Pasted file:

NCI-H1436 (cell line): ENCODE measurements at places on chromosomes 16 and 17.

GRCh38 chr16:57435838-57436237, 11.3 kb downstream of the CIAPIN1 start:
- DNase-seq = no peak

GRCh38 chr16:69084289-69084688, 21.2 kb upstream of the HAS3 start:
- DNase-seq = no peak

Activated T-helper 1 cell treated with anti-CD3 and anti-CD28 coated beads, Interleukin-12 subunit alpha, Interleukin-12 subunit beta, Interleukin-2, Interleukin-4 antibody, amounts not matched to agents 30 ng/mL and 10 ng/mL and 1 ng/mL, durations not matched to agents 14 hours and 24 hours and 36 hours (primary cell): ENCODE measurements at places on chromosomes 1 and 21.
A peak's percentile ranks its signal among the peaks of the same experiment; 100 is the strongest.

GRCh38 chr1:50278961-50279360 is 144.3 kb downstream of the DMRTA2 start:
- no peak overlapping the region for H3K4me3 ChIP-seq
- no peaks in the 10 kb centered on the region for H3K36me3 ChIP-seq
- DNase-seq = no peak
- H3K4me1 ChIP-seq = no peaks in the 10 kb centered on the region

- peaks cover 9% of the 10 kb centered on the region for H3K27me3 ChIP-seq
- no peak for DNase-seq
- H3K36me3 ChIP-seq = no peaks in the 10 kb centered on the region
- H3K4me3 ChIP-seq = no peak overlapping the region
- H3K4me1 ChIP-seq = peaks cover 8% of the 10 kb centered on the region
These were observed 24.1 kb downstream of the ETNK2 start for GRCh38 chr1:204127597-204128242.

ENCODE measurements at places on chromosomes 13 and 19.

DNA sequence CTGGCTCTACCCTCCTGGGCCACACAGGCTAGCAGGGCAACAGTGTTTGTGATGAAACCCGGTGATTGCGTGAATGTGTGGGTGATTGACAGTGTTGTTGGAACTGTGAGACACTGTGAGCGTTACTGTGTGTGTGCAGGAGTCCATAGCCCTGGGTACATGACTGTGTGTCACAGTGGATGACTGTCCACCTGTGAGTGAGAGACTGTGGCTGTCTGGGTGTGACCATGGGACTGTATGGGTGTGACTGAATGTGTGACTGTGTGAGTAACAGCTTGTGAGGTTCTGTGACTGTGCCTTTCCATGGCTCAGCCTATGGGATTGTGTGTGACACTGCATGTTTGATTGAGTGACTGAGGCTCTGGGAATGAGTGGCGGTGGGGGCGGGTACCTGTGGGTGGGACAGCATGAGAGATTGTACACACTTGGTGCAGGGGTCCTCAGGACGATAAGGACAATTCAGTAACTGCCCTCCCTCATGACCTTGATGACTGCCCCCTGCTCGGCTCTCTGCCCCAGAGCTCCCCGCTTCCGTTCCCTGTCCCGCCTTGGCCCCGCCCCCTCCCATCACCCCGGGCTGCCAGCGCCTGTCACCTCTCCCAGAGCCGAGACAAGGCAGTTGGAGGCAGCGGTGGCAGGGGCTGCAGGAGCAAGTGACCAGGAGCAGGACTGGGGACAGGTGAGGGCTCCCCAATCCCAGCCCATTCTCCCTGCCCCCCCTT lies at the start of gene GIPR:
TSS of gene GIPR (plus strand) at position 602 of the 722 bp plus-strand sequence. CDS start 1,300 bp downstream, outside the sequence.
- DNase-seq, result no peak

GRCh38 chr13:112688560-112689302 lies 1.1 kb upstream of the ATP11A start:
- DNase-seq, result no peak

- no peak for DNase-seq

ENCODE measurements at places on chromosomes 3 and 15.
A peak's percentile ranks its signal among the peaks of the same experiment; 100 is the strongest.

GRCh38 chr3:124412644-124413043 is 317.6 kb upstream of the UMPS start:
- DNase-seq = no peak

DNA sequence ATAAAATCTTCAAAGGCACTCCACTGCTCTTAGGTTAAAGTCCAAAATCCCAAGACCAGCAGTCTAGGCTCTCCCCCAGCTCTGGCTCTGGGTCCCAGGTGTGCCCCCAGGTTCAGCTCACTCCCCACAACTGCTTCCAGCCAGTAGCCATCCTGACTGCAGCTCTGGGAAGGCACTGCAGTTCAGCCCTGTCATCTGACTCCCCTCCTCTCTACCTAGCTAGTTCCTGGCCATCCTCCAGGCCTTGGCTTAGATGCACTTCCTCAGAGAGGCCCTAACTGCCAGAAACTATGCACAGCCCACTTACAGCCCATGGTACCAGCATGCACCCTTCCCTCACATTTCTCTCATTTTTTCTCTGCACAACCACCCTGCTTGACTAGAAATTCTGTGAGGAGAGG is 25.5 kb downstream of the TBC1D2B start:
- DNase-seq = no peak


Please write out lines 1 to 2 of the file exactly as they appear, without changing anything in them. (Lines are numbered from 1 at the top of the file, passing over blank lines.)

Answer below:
NCI-H1436 (cell line): ENCODE measurements at places on chromosomes 16 and 17.

GRCh38 chr16:57435838-57436237, 11.3 kb downstream of the CIAPIN1 start: